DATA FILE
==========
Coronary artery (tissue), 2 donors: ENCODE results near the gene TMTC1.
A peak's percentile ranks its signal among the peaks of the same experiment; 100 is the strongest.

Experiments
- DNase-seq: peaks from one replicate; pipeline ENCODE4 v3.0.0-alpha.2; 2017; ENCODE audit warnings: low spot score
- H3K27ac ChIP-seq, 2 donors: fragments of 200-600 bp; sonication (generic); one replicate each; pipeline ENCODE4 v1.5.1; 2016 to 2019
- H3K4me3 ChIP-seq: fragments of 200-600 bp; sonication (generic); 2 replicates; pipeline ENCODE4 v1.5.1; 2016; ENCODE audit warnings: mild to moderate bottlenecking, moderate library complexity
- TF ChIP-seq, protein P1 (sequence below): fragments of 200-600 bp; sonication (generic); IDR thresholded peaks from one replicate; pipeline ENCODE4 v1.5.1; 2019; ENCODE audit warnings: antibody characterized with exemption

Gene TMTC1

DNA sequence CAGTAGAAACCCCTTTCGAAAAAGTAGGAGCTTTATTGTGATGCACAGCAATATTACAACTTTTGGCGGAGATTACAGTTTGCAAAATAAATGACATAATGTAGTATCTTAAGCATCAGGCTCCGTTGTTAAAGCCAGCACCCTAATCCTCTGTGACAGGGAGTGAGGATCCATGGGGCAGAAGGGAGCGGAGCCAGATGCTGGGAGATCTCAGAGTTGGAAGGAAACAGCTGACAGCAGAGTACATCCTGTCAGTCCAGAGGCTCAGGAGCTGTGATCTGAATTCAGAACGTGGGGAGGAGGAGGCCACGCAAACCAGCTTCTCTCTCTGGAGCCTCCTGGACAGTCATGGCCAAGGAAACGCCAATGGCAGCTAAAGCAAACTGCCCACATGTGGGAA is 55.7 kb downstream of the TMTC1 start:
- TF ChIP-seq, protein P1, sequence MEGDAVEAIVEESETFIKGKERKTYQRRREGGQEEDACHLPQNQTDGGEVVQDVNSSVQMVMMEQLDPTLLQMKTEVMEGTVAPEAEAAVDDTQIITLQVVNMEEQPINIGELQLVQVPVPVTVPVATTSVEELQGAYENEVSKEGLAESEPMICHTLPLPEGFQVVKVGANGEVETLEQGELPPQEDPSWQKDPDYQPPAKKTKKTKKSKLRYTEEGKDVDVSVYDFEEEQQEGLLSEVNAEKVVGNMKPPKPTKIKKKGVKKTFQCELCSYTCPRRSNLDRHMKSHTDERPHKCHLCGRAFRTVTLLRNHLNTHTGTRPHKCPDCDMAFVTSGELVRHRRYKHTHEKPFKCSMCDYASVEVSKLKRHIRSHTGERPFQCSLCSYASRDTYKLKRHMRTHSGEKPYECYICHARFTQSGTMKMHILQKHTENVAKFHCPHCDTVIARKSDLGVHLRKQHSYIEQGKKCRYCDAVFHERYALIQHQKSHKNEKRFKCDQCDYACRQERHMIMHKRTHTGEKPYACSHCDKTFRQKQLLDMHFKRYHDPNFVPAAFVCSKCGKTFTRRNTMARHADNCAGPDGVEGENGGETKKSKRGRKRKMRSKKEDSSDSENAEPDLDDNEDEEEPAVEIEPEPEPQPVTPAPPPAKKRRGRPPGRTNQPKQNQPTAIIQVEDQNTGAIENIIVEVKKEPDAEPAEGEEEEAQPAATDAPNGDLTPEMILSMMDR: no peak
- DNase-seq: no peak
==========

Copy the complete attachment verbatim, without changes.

Coronary artery (tissue), 2 donors: ENCODE results near the gene TMTC1.
A peak's percentile ranks its signal among the peaks of the same experiment; 100 is the strongest.

Experiments
- DNase-seq: peaks from one replicate; pipeline ENCODE4 v3.0.0-alpha.2; 2017; ENCODE audit warnings: low spot score
- H3K27ac ChIP-seq, 2 donors: fragments of 200-600 bp; sonication (generic); one replicate each; pipeline ENCODE4 v1.5.1; 2016 to 2019
- H3K4me3 ChIP-seq: fragments of 200-600 bp; sonication (generic); 2 replicates; pipeline ENCODE4 v1.5.1; 2016; ENCODE audit warnings: mild to moderate bottlenecking, moderate library complexity
- TF ChIP-seq, protein P1 (sequence below): fragments of 200-600 bp; sonication (generic); IDR thresholded peaks from one replicate; pipeline ENCODE4 v1.5.1; 2019; ENCODE audit warnings: antibody characterized with exemption

Gene TMTC1

DNA sequence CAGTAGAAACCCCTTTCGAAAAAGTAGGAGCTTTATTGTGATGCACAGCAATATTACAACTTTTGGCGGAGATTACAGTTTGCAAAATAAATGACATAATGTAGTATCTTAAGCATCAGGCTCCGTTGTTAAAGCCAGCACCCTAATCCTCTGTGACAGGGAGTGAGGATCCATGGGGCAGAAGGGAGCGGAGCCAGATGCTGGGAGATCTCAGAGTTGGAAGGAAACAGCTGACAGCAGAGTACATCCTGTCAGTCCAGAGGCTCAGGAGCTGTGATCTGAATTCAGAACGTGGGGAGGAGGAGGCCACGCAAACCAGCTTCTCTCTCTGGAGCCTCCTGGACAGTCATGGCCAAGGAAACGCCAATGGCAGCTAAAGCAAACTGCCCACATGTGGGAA is 55.7 kb downstream of the TMTC1 start:
- TF ChIP-seq, protein P1, sequence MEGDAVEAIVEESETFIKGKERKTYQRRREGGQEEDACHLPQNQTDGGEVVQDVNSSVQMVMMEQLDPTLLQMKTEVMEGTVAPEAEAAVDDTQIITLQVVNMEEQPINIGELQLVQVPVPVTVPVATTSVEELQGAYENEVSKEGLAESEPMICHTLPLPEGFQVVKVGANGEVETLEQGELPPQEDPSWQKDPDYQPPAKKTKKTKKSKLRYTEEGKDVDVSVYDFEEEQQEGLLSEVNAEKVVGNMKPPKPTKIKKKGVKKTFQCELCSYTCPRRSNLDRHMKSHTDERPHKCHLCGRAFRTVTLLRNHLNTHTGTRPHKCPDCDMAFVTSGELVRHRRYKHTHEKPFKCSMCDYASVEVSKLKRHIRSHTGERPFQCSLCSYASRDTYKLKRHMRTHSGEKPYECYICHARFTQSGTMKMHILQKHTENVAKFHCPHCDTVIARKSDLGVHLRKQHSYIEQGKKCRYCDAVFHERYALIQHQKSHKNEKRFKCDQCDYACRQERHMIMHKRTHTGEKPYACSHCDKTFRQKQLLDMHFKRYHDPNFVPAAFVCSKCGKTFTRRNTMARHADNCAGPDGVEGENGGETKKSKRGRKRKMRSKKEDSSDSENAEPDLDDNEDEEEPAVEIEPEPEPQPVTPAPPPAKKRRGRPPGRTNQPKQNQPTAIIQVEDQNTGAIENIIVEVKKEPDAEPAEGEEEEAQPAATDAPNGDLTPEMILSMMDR: no peak
- DNase-seq: no peak